Spider-Man Strikes back is nothing more than episodes 2 and 3 of the 1977 Amazing Spider-Man series packaged together for Eurpean and home theater release. Fool me once, shame on you... This Spider-Man is still lame.

スパイダーマン - Supaidāman

Japanese Spider-Man on the other hand is a whole other topic. Marvel gave a Japanese company unrestricted license to some of its characters. Spider-Man's likeness was used in this Power Rangeres-esque series. Probably a better use than Spider-Man Strikes Back. 41 episodes were produced. Come to think of it, this was probably Marvel's high point for the year. At least it enjoyed some longevity.

There you have it. 1978 was an uneven year for the big two.


In 1978, existing shows Tarzan, Lord of the Jungle and The New Adventures of Batman were repackaged with 5 new shows to create Tarzan and the Super 7. These included a live action segment, Jason of Star Command and four Superhero themed shows: The Freedom Force, Manta and Moray, Superstretch and Microwoman, and Web Woman. I don't remember watching these as a kid, but honestly, I am amazed these things even got made. They look pretty terrible.

* The Freedom Force

The Freedom Force showcased Isis from the live-action The Secrets of Isis series of the time and added Merlin, Sinbad, Super Samurai, and Hercules from 1977's Space Sentinels

* Superstretch and Microwoman

Superstretch and Microwoman can kind of be described a Plastic Man and the Atom get married. The show featured Chris and Christy Cross, your average suburban African-American couple. Chris could take virtually any shape (such as a plane, a robot, a rubber ball, a perfect double of a villain, etc.) whileChristy could shrink to microscopic size. A match made in heaven. Frequently tagging along on their adventures was their little dog, Trouble with whom they battled Granny Candy, the Toymaker, and evil counterparts from another dimension,Superstarch and Magnawoman.

* Manta and Moray

You know what hero is cool? Aquaman. Manta and Moray, a pair of amphibious superheroes hoped to win over some of that rabid Aquaman fanbase. Manta (Monarch of the Deep) was the last survivor of the ancient civilization of Mu, which was destroyed by a terrible explosion, but Manta was engulfed by a wave of unknown radiation, and placed into a form of suspended animation deep beneath the waves. He was discovered and awoken by Moray, a human woman, whom he subsequently married. He was amphibious, but could not be away from water for too long or he would weaken and die. LikeAquaman he could communicate with sealife, but he could talk to land animals as well. Moray was raised by dolphins after the plane her parents had been flying in crashed into the sea; she learned to live in the ocean. Together with Whiskers the sea lion and Guppy the whale they protected the sea.

* Web Woman

Web Woman was the alias of Kelly Webster. She was originally going to be called Spider-Woman but Marvel getting wind of the plan invented their own Spider-Woman to assure the copyright which would debut in her own series in 1979.

Kelly saved the life of an alien insectoid who was swept into a raging river during a thunderstorm. In gratitude, the alien gave her with a mysterious ring, which gave her the powers of the entire insect kingdom. Her transformation into Web Woman was brought on by a vocal command combined with the power of the ring that spoken like this:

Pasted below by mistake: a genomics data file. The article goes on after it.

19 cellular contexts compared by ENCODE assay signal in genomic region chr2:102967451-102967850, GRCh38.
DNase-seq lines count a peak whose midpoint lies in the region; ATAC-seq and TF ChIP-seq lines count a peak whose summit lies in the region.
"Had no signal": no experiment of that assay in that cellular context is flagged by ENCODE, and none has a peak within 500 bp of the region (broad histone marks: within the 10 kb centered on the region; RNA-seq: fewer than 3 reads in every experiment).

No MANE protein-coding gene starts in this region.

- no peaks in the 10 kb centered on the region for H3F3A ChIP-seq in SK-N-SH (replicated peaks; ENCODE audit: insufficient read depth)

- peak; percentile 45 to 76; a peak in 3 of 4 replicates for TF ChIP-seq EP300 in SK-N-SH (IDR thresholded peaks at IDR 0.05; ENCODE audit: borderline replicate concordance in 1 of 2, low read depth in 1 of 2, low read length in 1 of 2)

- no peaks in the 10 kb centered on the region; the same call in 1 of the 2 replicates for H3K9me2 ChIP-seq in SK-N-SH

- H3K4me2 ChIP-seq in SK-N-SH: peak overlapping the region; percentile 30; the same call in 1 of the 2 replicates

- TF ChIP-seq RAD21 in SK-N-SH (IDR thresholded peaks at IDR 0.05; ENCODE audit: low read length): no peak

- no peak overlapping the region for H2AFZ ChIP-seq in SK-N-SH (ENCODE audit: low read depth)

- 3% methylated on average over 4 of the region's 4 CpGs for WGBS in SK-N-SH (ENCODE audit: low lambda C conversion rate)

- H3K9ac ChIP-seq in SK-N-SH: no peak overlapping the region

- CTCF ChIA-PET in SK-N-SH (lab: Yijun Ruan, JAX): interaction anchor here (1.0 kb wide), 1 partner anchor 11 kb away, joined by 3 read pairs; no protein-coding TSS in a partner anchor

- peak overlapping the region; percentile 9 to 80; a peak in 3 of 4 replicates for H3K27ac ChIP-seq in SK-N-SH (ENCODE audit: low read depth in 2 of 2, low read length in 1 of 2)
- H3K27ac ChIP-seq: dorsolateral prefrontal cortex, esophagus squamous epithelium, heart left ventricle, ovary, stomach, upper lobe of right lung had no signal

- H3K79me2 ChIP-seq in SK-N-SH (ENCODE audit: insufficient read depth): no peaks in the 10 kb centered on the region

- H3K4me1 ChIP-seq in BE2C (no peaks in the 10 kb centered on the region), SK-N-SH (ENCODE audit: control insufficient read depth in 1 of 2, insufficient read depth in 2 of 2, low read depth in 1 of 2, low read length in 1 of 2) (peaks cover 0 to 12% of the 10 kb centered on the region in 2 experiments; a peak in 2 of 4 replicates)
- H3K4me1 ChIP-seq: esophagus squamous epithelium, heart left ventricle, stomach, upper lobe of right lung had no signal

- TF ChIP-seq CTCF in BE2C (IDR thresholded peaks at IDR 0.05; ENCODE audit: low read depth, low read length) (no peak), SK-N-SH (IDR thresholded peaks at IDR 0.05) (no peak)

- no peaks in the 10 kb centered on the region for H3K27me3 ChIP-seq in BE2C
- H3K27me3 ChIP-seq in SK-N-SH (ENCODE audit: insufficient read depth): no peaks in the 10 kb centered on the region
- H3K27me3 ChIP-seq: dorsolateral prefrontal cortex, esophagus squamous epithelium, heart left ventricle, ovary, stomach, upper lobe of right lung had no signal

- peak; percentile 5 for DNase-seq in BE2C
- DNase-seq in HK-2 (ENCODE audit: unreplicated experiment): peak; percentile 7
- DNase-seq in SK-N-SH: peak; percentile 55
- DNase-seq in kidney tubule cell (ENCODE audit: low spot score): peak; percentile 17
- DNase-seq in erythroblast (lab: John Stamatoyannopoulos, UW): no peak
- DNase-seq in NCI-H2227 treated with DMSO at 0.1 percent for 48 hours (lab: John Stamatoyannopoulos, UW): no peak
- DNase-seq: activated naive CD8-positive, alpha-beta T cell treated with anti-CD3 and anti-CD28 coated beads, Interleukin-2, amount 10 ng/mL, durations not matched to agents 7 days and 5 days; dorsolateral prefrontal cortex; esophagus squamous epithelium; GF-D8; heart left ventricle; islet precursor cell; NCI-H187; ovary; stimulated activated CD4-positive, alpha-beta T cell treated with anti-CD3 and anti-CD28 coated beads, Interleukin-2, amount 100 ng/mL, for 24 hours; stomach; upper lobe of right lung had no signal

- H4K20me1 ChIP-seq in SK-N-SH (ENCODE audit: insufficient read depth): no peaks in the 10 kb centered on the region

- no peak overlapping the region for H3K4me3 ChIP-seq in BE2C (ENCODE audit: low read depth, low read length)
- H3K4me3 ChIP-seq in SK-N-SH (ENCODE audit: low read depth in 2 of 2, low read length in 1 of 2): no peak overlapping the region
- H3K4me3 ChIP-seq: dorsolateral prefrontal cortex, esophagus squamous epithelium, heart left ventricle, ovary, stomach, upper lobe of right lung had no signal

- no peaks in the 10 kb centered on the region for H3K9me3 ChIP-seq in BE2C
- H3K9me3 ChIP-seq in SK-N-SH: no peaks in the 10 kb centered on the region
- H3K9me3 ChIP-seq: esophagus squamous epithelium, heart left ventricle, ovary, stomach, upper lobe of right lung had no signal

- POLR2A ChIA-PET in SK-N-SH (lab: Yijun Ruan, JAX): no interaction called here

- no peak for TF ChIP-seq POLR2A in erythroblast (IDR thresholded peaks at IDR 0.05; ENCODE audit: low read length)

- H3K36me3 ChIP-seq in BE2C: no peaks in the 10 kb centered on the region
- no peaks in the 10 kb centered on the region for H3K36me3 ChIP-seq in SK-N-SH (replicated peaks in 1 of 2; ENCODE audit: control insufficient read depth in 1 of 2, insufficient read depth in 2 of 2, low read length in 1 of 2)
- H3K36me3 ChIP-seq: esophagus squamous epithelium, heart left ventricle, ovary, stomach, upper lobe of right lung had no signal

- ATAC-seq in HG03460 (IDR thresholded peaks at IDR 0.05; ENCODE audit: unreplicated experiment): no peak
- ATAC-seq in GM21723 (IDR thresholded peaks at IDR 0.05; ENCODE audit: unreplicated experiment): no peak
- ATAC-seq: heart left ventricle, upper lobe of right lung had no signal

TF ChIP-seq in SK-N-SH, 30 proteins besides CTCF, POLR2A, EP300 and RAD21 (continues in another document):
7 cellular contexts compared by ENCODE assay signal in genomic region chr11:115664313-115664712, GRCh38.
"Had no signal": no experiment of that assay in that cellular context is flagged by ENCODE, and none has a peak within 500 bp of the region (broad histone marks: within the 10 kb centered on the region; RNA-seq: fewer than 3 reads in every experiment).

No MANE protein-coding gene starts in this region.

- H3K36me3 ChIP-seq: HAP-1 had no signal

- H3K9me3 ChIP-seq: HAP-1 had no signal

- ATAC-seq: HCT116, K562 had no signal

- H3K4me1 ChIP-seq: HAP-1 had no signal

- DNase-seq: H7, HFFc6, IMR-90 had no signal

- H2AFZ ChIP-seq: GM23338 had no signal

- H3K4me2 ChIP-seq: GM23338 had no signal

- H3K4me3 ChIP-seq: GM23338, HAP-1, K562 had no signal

"Insects of the world...small creatures of the cosmos...lend me your powers...NOW!"

She has a variety of weapons, such as a webline from her utility belt, and the ring could produce sleeping gas and an energy beam that solidified into webbing. She was aided in her missions by a furry littleinsectoid-like alien named Spinner. She traveled in a spider-shaped, 8-legged flying saucer called Webtrac. Sounds pretty cool.

11 May 2009

Is Wolverine Down for the Count?

Pretty much, the above picture will only be relevant so many times, and I cannot imagine a better opportunity to milk it than during this unprecedented back-to-back motion picture release time period. Thus, here is another Trek vs Wolverine analysis.

In its second weekend, X-Men Origins: Wolverine dive-bombed 68% to $27 bringing its total take to just under $130 million. This is the steepest second weekend decline for any of the X-Men films with X3 hitting 67% and the first 2 X-Films landing in the more respectable 50ish% drop range. My prediction of $175 total is starting to look pretty reasonable, if not slightly optimistic. These numbers are still decent, though they are indicative of a tiring franchise. Don't worry though until this well runs completely dry there are still mutants aplenty in our future.

Spock's Star Trek movie on the other hand opened to an estimated $73 million. Toss in Thursday previews and Trek has beamed up nearly $77 million thus far. True, this is lower than Wolverine's opening-and while we will have to wait to see how Trek weathers its second weekend-most are expecting the Star Trek reboot to boldly approach $200 million and to most definitely out earn Wolverine. A similar film's dailies to watch are those of Batman Begins which likewise rebooted an ailing franchise and managed staying power with strong fan and critical reception on its way to $205 million in 2005. This is already the 5th biggest total for a Trek film, the highest being Trek 4's (yes, the one with the whales) $110 million.